For example, the tetraspan CD63 has been shown to bind directly to the β-subunit of the H+,K+-ATPase in parietal cells of the rat stomach and to be involved in the regulation of H+,K+-ATPase trafficking. When coexpressed with CD63, the H+,K+-ATPase β-subunit is rapidly endocytosed and accumulates in intracellular vesicles. In contrast, in the absence of CD63, the H+,K+-ATPase β-subunit accumulates at the plasmalemma (Duffield et al., 2003).

Moreover, even in the absence of protein-protein interaction, CD63 plays a role in the regulation of renal outer medullary potassium (ROMK) channels. In fact, CD63, interacting with c-Src protein-tyrosine kinase, enhances the inhibitory effect of this kinase on ROMK channels activity (Lin et al., 2008).

The myelin and lymphocyte-associated protein (MAL), also known as vesicle integral protein of 17 kDa (VIP17), in renal epithelial cells is detected exclusively in the apical plasma membranes (Cheong et al., 1999; Puertollano et al., 1999). This protein is heavily expressed in distal nephron segments, TAL, and distal convoluted tubules, as well as in collecting tubules (Frank et al., 1998). MAL/VIP17 joins a growing group of tetraspan membrane proteins and is related to the MARVEL domain-containing class of polypeptide (mal and related proteins for vesicle trafficking and membrane link) (Sánchez-Pulido et al., 2002).

Interestingly, overexpression of MAL/VIP17 in the kidney of transgenic mice results in dramatic amplification of the apical surface and ultimately to cysts formation in distal nephron structures, consistent with the hypothesis that it plays an important role in apical sorting or in maintaining the stability of the apical membranes (Frank et al., 2000).

MAL/VIP17 seems to be associated with and required for the formation of the detergent insoluble structures variously referred to as “rafts” or glycolipid- and cholesterol-enriched membranes. Moreover, recent reports demonstrated that MAL/VIP17 clusters, formed either by spontaneous clustering of MAL/VIP17 or by antibody-mediated cross-linking of FLAG-tagged MAL/VIP17, laterally concentrate markers of sphingolipid rafts in COS cells, placing MAL/VIP17 as a key component in the organization of membrane rafts domains (Goldstein Magal et al., 2009). MAL/VIP17 interacts with glycosylphosphatidylinositol (GPI)-anchored proteins and may either escort its associated proteins to the apical membrane or it may retain associated proteins within the apical membrane (Cheong et al., 1999; Puertollano et al., 1999; Kamsteeg et al., 2007; Ramnarayanan et al., 2007).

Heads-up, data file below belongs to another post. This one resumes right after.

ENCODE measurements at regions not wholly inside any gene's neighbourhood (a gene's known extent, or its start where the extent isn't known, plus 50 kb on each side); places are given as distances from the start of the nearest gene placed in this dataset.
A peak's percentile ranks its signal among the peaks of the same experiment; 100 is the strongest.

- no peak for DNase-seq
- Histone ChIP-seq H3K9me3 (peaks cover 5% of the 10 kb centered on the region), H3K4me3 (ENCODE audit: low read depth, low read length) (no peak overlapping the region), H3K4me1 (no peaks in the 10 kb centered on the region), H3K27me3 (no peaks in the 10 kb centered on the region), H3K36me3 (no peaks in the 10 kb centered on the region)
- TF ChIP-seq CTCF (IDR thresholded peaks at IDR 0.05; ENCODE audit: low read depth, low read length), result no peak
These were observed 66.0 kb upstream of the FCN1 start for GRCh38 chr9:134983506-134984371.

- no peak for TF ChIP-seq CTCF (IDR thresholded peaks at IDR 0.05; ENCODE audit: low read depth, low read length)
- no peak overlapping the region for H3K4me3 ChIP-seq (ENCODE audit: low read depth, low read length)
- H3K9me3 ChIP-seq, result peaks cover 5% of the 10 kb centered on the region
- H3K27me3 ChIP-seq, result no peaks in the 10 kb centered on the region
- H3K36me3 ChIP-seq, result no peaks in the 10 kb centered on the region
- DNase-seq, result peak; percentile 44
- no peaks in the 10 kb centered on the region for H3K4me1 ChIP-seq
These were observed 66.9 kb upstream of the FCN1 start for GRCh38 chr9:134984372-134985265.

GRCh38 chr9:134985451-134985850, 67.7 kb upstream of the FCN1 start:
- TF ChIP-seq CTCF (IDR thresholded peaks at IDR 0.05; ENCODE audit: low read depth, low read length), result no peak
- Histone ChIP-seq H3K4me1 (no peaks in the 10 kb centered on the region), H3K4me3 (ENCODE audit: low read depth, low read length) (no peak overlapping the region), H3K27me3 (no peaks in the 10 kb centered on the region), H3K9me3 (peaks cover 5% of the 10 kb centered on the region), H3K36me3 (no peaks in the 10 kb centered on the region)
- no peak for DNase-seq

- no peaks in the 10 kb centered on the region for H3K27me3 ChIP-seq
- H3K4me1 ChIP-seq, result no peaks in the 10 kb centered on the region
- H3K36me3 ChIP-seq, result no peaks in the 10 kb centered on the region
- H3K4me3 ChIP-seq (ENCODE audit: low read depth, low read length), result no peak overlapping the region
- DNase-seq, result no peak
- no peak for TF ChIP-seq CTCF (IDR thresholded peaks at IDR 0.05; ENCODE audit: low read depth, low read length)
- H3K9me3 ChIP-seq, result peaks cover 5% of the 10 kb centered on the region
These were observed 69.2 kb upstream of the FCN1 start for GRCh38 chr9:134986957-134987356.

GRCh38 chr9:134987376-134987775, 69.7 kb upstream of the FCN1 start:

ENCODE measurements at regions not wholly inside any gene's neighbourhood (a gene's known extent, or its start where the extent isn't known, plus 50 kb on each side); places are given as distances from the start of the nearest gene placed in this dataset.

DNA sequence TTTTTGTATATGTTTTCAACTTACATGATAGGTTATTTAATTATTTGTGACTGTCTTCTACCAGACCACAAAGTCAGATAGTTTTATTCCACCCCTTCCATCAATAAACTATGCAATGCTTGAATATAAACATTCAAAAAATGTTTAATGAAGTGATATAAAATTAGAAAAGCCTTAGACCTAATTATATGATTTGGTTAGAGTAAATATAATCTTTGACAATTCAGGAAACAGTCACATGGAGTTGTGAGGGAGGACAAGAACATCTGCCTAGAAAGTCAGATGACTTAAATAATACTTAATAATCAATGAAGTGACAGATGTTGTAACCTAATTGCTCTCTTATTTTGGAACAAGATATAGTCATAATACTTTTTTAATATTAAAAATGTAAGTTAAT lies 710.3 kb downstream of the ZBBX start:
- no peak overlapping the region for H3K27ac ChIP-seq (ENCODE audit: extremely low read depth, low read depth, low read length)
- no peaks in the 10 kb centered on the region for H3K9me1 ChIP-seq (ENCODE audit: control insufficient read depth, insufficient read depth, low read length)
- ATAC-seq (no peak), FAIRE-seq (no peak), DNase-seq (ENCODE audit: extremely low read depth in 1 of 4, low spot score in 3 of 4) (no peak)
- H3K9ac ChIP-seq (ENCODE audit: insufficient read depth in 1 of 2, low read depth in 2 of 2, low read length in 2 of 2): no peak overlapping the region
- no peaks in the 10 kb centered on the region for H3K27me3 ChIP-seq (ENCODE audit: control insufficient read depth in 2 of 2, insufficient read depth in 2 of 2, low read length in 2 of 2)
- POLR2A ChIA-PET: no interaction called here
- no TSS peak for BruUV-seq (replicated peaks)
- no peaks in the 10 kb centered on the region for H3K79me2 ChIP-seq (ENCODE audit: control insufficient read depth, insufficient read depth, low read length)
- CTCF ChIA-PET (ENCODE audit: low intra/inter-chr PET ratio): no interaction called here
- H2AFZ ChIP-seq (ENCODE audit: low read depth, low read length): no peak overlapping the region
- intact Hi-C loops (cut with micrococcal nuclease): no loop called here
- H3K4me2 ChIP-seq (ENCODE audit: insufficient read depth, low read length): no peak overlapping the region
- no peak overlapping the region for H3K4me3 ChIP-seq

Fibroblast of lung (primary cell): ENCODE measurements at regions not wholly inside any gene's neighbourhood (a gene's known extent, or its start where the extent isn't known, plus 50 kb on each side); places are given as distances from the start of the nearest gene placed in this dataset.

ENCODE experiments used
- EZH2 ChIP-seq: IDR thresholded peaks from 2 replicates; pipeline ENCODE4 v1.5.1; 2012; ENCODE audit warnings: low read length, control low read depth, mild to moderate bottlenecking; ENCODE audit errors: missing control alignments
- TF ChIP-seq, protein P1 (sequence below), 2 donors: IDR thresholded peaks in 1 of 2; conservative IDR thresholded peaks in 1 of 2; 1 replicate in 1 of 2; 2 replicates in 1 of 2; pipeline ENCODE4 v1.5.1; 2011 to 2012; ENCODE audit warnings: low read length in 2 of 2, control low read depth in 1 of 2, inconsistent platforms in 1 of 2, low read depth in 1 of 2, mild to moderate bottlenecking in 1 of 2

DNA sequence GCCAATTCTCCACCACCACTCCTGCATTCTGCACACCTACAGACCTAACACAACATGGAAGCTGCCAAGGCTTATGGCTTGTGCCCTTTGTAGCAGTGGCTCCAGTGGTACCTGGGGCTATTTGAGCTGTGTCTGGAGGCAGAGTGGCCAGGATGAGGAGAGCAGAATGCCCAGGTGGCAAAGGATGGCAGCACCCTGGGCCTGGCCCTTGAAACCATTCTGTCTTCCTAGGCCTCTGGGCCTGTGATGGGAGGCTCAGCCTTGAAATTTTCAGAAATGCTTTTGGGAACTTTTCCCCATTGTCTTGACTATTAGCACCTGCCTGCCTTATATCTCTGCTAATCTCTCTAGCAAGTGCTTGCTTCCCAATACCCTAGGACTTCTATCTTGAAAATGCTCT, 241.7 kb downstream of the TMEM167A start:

In this study, we analyzed the interaction of MAL/VIP17 and NKCC2 and the possible physiological role of MAL/VIP17 in the trafficking and function of NKCC2. Because NKCC2 is difficult to express in epithelial cells, little is known about mechanisms that govern the intracellular trafficking and membrane stability of this cotransporter. Indeed, we previously generated a chimeric NKCC2 protein that accumulates at the apical membranes of stably transfected renal epithelial cells that allows us to explore factors that regulate NKCC2 sorting and function (Carmosino et al., 2008).

Using LLC-PK1 cells coexpressing a chimeric NKCC2 construct and MAL/VIP17, we showed that MAL/VIP17 stabilized NKCC2 at the apical membrane. Experiments performed in both MAL/VIP17-MDCK deplete cells and MAL/VIP17-overexpressing mice corroborated this hypothesis.

MATERIALS AND METHODS

Constructs and Antibodies

FLAG-MAL/VIP17 construct has been generated as described previously (Kamsteeg et al., 2007). The chimeric NKCC2 construct used in this work is named c-NKCC2 and corresponding to the chimera IV-V described previously (Carmosino et al., 2008).

The monoclonal T4 antibody was from Developmental Studies Hybridoma Bank (University of Iowa, Iowa City, IA). The polyclonal R5 antibody was generated and characterized by Prof. Biff Forbush (Yale University, New Haven, CT). The polyclonal anti-MAL/VIP17 antibody was from Abcam (Cambridge, MA). The rabbit polyclonal anti-flotillin-2 and the goat polyclonal anti-actin antibodies were from Santa Cruz Biotechnology (Santa Cruz, CA). The monoclonal anti-hemagglutinin (HA) antibody and both the monoclonal and polyclonal anti-FLAG antibodies were from Sigma-Aldrich (St. Louis, MO).

Cell Culture, Transfection, and Animals